There was “nothing more annoying” for a customer than losing their presets, Montanez said.
He also said sometimes a code or phone call to a satellite radio company is necessary to get such a system working again.
Drive cycles: 1.0-3.0 mechanical.
Montanez said his research has found 1-3 hours worth of drive cycles might be required, depending on OEM repair procedures and the problem with the vehicle. He said it can take dozens of key cycles (turning the vehicle on and off) to clear a check engine light related to having left the vehicle running while pumping gas, “which can be annoying.”
Catchall line item with notes
As noted above, Montanez also offered an example of documenting such operations under a catchall line item. Based on a slide from the webinar, the estimate would contain a single 1.0-2.0 hours to “Test Drive Vehicle.”
A note accompanying the line item would explain, “Time for test drive includes the following operations, but not limited to, pre- and post wheel alignment checks, wind noise, driveability, hybrid system operation, compass reset, navigation, ADAS check, parking sensor, back up camera.”
Montanez said such language offers a repairer some “ambiguity” but he did suggest just deleting the part regarding hybrids if the vehicle wasn’t one.
Montanez offered an aside here on the navigation reset, which wasn’t mentioned on the other slide’s list of operations. The reset could be done as part of the driving, he said. If a repairer knows they’re driving 3 miles to check everything, set a landmark at the 1.5-mile or 2-mile mark to make sure the system works, according to Montanez.
An estimate carrying such a general catchall time would still feature separate line items for the post-test drive wheel torquing radio preset resets and drive cycles, according to Montanez.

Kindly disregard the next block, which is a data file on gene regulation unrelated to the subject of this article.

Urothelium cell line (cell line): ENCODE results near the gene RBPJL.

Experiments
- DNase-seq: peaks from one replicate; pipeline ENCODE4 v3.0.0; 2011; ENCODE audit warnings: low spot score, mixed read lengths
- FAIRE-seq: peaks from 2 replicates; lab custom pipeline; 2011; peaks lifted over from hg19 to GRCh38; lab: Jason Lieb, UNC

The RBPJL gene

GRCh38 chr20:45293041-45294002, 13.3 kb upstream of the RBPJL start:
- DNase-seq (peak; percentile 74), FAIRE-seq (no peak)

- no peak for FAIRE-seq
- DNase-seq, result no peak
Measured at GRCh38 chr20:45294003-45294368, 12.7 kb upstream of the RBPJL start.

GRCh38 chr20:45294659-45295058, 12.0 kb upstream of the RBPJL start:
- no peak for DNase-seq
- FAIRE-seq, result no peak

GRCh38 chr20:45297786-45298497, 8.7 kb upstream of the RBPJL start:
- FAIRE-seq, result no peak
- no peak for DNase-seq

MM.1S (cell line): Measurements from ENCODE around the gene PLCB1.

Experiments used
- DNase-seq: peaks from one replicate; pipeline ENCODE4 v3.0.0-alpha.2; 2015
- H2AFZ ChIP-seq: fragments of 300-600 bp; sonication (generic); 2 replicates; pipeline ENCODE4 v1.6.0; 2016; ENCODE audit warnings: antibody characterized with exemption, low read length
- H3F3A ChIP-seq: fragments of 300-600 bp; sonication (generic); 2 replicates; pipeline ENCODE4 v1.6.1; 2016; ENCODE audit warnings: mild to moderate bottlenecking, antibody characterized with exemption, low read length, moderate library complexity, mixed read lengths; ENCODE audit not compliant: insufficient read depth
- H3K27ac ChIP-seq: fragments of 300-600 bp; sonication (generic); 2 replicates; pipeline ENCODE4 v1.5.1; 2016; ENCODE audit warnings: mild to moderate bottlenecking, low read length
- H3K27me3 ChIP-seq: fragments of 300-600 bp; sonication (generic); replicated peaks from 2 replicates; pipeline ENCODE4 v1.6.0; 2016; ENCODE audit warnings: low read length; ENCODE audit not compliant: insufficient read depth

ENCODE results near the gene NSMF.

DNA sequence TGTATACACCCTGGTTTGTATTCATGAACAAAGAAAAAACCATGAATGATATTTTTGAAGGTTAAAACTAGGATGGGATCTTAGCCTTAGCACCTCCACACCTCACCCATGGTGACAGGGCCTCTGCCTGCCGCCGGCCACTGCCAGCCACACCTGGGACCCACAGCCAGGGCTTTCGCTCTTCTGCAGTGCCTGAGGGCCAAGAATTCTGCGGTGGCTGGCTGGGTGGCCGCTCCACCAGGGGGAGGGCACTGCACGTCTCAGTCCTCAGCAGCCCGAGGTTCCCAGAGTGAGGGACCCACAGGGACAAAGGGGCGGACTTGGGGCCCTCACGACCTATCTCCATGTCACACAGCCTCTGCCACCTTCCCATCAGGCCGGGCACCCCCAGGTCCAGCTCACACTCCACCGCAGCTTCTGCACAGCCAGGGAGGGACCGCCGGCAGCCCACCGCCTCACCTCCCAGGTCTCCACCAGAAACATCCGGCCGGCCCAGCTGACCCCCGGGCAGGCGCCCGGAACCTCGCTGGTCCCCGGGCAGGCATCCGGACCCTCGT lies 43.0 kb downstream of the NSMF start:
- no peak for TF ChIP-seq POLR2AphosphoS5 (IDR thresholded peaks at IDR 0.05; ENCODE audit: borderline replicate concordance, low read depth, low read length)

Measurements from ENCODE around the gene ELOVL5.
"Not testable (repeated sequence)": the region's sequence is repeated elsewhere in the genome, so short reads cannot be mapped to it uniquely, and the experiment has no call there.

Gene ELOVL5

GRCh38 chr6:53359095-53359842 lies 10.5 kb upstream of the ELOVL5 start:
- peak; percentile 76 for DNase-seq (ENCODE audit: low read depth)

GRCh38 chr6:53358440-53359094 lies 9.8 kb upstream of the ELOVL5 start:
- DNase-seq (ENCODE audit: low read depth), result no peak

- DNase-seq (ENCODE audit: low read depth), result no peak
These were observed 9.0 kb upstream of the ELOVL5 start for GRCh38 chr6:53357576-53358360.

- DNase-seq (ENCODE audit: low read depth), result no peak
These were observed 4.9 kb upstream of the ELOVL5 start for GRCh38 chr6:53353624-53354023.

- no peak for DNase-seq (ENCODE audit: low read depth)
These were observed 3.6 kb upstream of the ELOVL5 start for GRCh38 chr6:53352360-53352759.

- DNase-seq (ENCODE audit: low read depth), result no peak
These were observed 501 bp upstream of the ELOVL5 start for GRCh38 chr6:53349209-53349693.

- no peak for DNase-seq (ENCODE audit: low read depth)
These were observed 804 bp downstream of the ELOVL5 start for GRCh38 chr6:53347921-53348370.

Collision Hub CEO Kristen Felder recommended breaking out individual operations. She said some repairers have encountered “sticker shock” when an estimate has what might be a single, undefined 4-5 hour block of time for “test drive car” that’s meant to encompass all the operations and possibly a second technician.
The party reviewing the estimate might balk and argue, “‘You’re really not gonna drive the car for four hours,'” she said. This could put a shop into a “negotiation situation” which is “already somewhat behind the eight ball,” she said.
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Collision repairers seeking tips on how to be a better estimator should attend “Capturing Every Procedure: What are you missing?” featuring Database Enhancement Gateway Danny Gredinberg, Toby Chess of Kent Automotive and Ron Reichen of Precision Body & Paint; “Make more money: Improve overall gross profit,” with Steve Trapp of Axalta; and “Completing ‘Thorough and Workmanlike’ repairs,” featuring David Smith of Auto Damage Experts. The sessions are part of the Society of Collision Repair Specialists Repairer Driven Education Series running Nov. 4-8. Register here for individual courses or the series pass package deal.
Find your own times
Montanez called the times suggestions, and one exchange illustrated how repairers may need to calculate their own specific times for specific vehicles rather than reply on a stock time.
Asked about the 0.1 he’d projected for restoring radio presets — an audience member observed that it seemed low — Montanez called it merely a suggestion.
“I can’t tell you what to charge,” he said.
He said he found most vehicles simply demanded finding the radio station and holding down a button to set a preset.
Some vehicles only had six or 10 radio station presets, but others such as his Dodge made 18 available, and more time could be required, he said.
“If you want, time it,” he said.
He gave the example of a Bentley Continental GT Coupe only offering 5 presets in each system, but a Dodge Durango RT with “18 presets for each radio thing.” If some “nutcase” actually used all 18 presets, it might take more time to restore them than dialing in a radio with just a few.
“Do it accordingly,” Montanez said.
Test-driving a vehicle could be a lengthier process as technology expands on cars. (BrianAJackson/iStock)
P&L Consultants co-owner Larry Montanez III on a Sept. 19 Collision Hub “Virtual 20 Group” offered these examples of labor times for various test-drive and pre-delivery operations. (Screenshot from Collision Hub video)
P&L Consultants co-owner Larry Montanez III on a Sept. 19, 2019, Collision Hub “Virtual 20 Group” offered an example of how to document with a catchall labor time for various test-drive and pre-delivery operations. (Screenshot from Collision Hub video)
A Uconnect 4C 12-inch infotainment screen on a 2019 Ram 1500. (Provided by Ram)